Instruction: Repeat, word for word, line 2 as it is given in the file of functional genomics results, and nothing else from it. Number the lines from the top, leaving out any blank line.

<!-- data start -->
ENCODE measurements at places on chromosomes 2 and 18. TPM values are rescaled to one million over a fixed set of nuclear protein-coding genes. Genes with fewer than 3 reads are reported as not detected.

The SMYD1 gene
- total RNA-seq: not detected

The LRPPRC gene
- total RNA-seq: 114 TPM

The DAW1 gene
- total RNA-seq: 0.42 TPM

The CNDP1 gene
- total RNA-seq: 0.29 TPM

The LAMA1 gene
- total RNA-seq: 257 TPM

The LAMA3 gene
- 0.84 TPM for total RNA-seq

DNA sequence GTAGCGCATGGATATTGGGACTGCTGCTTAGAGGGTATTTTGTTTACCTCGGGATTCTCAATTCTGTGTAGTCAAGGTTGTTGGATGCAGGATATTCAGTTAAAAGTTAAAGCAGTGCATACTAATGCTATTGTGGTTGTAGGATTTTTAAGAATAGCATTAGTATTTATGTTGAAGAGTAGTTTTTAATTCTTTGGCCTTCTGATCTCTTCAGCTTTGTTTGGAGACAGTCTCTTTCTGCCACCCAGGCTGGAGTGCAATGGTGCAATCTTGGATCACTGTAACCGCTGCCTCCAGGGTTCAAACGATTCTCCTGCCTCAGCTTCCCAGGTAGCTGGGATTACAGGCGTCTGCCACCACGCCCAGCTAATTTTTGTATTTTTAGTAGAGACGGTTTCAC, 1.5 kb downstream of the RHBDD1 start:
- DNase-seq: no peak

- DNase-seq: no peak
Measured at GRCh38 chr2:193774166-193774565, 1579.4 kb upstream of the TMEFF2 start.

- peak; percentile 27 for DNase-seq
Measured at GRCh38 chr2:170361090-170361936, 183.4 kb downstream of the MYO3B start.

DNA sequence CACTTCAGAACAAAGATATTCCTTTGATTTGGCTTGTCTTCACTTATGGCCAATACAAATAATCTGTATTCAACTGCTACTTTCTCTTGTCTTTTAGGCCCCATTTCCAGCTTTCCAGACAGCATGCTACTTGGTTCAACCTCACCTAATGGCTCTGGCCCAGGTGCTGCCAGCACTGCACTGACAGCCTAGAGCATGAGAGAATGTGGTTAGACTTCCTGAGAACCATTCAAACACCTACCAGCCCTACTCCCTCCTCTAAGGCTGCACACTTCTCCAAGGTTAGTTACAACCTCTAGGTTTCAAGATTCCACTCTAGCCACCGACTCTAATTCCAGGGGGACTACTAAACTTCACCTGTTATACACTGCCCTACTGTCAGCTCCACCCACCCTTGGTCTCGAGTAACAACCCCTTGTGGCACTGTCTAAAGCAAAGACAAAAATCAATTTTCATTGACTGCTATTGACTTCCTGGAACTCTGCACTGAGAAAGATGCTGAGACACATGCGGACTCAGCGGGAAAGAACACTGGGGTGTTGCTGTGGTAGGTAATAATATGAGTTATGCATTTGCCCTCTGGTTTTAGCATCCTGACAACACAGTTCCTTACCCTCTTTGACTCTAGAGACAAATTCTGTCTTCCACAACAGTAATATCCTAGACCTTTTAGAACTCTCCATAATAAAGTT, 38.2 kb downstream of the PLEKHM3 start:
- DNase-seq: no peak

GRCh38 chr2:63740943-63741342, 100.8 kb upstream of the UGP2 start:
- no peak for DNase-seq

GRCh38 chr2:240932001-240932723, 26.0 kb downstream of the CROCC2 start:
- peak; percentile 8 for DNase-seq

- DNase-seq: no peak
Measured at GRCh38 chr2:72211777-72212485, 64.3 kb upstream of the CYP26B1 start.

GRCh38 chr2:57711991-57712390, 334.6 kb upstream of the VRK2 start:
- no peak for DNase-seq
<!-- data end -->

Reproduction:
The SMYD1 gene